Modern Witch Tarot Deck

selected cards from the Modern Witch Tarot Deck
Selected cards from Modern Witch Tarot Deck
pictured with guidebook and box
card artwork by Lisa Sterle

Another deck I’ve been hearing about is the Modern Witch Tarot Deck, by Lisa Sterle. As much as I love traditional and historical tarots, one can’t deny that they are often lacking in meaningful diversity, and they don’t necessarily reflect modern culture in a way that is fully satisfying to many readers. Of course, there have been decks that were created to be more inclusive, and they remain worthy of exploration. But, as times change and people evolve, it’s great to have more choices that align better and feel more accessible to modern readers. The Forward to the deck says, “Here you will find yourself, and those you love, all represented as the complex, powerful beings that you are. Young, middle aged, old; femme, androgynous, masculine; Black, brown, white. You’ll find artists, scholars, and fighters; warnings and celebrations; and most importantly, enlightenment.” That is a big promise, and I am honestly not sure whether everyone would truly see themselves reflected in these cards, but I can say there is more diversity portrayed here than is typical, and the Modern Witch Tarot does look to be a very positive and empowering redesigning of the RWS.

Mystical Medleys: A Vintage Cartoon Tarot

selected cards from Mystical Medleys: a vintage cartoon tarot
Selected cards from Mystical Medleys: A Vintage Cartoon Tarot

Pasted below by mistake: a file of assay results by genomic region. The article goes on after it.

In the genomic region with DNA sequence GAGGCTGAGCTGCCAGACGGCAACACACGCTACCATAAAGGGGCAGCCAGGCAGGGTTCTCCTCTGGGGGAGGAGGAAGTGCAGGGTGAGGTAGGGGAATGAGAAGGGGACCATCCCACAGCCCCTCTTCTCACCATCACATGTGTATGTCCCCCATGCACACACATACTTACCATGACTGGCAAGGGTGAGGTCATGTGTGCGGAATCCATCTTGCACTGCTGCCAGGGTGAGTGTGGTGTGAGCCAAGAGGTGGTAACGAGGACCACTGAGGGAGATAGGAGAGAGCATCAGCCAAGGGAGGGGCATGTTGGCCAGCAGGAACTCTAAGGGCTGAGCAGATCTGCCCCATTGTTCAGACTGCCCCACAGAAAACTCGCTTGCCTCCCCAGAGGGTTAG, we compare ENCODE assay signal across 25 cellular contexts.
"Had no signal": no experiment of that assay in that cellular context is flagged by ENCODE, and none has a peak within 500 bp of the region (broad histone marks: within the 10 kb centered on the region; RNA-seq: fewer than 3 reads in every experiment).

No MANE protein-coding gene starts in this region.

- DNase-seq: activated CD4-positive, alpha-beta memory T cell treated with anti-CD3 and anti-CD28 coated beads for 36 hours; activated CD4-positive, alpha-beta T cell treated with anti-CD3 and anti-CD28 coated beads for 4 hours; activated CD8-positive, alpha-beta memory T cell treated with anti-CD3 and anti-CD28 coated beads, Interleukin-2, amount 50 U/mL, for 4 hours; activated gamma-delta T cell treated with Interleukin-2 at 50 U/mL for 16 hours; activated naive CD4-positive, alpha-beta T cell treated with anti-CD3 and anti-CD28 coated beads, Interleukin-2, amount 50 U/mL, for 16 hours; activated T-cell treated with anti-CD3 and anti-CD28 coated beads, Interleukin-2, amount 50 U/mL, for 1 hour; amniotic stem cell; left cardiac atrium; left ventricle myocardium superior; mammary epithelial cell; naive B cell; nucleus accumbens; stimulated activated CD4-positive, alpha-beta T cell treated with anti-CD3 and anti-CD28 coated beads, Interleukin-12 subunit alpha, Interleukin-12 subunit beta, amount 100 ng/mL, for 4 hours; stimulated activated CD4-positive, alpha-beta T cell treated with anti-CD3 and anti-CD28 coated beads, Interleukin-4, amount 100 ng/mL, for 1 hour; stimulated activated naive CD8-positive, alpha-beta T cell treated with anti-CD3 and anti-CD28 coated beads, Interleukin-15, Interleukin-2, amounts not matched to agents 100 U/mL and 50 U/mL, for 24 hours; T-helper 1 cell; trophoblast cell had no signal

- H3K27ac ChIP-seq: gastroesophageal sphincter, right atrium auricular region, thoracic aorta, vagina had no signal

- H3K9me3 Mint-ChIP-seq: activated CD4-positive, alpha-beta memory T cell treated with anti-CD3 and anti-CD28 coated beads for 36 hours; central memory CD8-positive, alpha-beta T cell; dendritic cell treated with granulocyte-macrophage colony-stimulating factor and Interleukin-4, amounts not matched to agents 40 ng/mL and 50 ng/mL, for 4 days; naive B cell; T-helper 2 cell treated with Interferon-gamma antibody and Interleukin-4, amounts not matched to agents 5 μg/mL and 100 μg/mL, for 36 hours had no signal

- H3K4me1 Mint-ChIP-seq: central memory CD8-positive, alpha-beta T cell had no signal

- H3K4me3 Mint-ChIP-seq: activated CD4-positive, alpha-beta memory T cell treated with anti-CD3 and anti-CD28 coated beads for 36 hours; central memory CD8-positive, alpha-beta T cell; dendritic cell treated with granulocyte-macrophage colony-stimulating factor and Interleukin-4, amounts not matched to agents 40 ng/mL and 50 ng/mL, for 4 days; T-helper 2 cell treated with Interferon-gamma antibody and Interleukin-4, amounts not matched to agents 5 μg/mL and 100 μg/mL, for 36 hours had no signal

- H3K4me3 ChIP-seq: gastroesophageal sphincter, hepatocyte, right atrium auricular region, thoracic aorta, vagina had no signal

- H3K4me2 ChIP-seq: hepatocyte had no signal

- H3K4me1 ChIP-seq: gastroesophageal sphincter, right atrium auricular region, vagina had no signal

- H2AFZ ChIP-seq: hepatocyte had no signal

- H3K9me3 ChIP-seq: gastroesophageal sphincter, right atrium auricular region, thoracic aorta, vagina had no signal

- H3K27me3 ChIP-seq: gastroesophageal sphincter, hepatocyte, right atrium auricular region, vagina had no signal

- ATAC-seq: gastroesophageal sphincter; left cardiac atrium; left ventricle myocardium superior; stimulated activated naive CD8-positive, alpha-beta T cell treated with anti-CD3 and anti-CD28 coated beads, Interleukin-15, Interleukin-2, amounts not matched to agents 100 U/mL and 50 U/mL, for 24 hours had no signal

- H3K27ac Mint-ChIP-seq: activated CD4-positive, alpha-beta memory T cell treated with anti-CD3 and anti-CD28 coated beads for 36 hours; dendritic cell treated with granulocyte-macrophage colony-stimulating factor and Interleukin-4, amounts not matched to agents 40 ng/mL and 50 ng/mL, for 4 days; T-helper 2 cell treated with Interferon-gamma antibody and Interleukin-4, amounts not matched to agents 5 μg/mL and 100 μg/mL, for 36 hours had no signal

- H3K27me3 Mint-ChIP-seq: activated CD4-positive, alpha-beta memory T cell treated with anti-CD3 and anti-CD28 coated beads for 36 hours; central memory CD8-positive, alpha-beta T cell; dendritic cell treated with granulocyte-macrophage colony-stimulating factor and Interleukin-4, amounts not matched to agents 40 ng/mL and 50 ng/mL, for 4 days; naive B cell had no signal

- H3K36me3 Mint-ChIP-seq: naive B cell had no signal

pictured with guidebook and box
card artwork by Gary Hall

The fourth and final deck I’m sharing now is one I hadn’t previously heard of, and I’m so far loving it. The Mystical Medleys Tarot is inspired by 1930s iconic cartoons. Recommended for “tarot fans of all varieties, animation and cinema buffs, and lovers of all things vintage!” this deck “brings lighthearted fun and madcap energy to the tarot.” And man, do we need some lighthearted fun and madcap energy these days… Creator Gary Hall, who illustrated the cards and wrote the accompanying guidebook, is an accomplished artist with a background in animation, as well as a passion for vintage rubber hose cartoons of the 1920s and 1930s. He also has a personal interest in tarot and the occult. I enjoy catching those old cartoons when I can, though I admittedly don’t have a deep familiarity with them, so a tarot deck that draws upon them (er, looks and feels just like them – !) is loads of fun and super engaging. And anyone who owns more than a few tarot decks knows that you can get quite meaningful readings from even the most lighthearted of decks. This is a very cool deck with a fantastic energy.

Unique and highly recommended

I would recommend all of these decks as great additions to daily readings and larger collections. They each bring something unique to tarot, and they’re a great example really, of how varied decks can be. Look for my full reviews of each in the coming months, and please let me know if there are other specific decks you’d like to see reviewed. And as always, if you have questions or comments, don’t hesitate to reach out to me.

To learn more, read user reviews, or purchase any of these decks (thanks for visiting through my links!):

The Dungeons & Dragons Tarot at Amazon

The Antique Anatomy Tarot at Amazon

Modern Witch Tarot Deck at Amazon

Mystical Medleys Tarot at Amazon

I hope you are having a great season, and if you’re in – um, basically anywhere in the US right now – I hope you’re finding ways to stay cool and stay safe. Thanks for reading,

~ Nellie